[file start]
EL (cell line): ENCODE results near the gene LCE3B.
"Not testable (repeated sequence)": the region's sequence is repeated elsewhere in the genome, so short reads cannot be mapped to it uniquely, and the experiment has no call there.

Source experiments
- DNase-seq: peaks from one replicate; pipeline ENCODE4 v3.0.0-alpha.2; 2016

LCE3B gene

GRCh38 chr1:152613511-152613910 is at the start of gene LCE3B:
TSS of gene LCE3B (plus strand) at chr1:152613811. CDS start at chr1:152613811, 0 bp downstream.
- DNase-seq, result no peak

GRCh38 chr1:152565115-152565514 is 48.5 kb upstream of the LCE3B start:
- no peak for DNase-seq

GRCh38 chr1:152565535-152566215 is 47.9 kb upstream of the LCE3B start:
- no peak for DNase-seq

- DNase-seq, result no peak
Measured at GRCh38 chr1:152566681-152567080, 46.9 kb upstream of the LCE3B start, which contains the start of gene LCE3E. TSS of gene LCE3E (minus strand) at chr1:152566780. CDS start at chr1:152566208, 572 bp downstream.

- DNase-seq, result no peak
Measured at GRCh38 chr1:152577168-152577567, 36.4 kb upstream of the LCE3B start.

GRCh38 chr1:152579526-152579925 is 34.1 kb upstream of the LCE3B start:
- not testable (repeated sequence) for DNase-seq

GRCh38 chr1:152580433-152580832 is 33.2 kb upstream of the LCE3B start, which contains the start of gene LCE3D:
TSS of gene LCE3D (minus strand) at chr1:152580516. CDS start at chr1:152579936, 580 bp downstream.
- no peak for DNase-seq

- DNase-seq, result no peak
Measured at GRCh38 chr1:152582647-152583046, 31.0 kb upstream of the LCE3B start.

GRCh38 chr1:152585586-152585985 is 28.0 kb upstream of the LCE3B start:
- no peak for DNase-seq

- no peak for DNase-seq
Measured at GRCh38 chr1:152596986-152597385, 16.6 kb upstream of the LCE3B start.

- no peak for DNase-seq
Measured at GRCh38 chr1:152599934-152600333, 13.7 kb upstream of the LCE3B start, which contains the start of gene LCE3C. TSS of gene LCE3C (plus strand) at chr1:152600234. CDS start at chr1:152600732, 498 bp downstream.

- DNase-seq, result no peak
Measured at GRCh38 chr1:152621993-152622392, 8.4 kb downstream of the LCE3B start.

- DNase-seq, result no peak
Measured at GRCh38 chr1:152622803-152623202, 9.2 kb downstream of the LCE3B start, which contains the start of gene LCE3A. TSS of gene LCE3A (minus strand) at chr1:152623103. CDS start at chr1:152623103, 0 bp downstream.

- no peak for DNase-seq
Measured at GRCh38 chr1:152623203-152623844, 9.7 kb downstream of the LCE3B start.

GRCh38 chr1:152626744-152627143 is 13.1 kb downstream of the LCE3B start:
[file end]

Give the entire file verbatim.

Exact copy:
EL (cell line): ENCODE results near the gene LCE3B.
"Not testable (repeated sequence)": the region's sequence is repeated elsewhere in the genome, so short reads cannot be mapped to it uniquely, and the experiment has no call there.

Source experiments
- DNase-seq: peaks from one replicate; pipeline ENCODE4 v3.0.0-alpha.2; 2016

LCE3B gene

GRCh38 chr1:152613511-152613910 is at the start of gene LCE3B:
TSS of gene LCE3B (plus strand) at chr1:152613811. CDS start at chr1:152613811, 0 bp downstream.
- DNase-seq, result no peak

GRCh38 chr1:152565115-152565514 is 48.5 kb upstream of the LCE3B start:
- no peak for DNase-seq

GRCh38 chr1:152565535-152566215 is 47.9 kb upstream of the LCE3B start:
- no peak for DNase-seq

- DNase-seq, result no peak
Measured at GRCh38 chr1:152566681-152567080, 46.9 kb upstream of the LCE3B start, which contains the start of gene LCE3E. TSS of gene LCE3E (minus strand) at chr1:152566780. CDS start at chr1:152566208, 572 bp downstream.

- DNase-seq, result no peak
Measured at GRCh38 chr1:152577168-152577567, 36.4 kb upstream of the LCE3B start.

GRCh38 chr1:152579526-152579925 is 34.1 kb upstream of the LCE3B start:
- not testable (repeated sequence) for DNase-seq

GRCh38 chr1:152580433-152580832 is 33.2 kb upstream of the LCE3B start, which contains the start of gene LCE3D:
TSS of gene LCE3D (minus strand) at chr1:152580516. CDS start at chr1:152579936, 580 bp downstream.
- no peak for DNase-seq

- DNase-seq, result no peak
Measured at GRCh38 chr1:152582647-152583046, 31.0 kb upstream of the LCE3B start.

GRCh38 chr1:152585586-152585985 is 28.0 kb upstream of the LCE3B start:
- no peak for DNase-seq

- no peak for DNase-seq
Measured at GRCh38 chr1:152596986-152597385, 16.6 kb upstream of the LCE3B start.

- no peak for DNase-seq
Measured at GRCh38 chr1:152599934-152600333, 13.7 kb upstream of the LCE3B start, which contains the start of gene LCE3C. TSS of gene LCE3C (plus strand) at chr1:152600234. CDS start at chr1:152600732, 498 bp downstream.

- DNase-seq, result no peak
Measured at GRCh38 chr1:152621993-152622392, 8.4 kb downstream of the LCE3B start.

- DNase-seq, result no peak
Measured at GRCh38 chr1:152622803-152623202, 9.2 kb downstream of the LCE3B start, which contains the start of gene LCE3A. TSS of gene LCE3A (minus strand) at chr1:152623103. CDS start at chr1:152623103, 0 bp downstream.

- no peak for DNase-seq
Measured at GRCh38 chr1:152623203-152623844, 9.7 kb downstream of the LCE3B start.

GRCh38 chr1:152626744-152627143 is 13.1 kb downstream of the LCE3B start: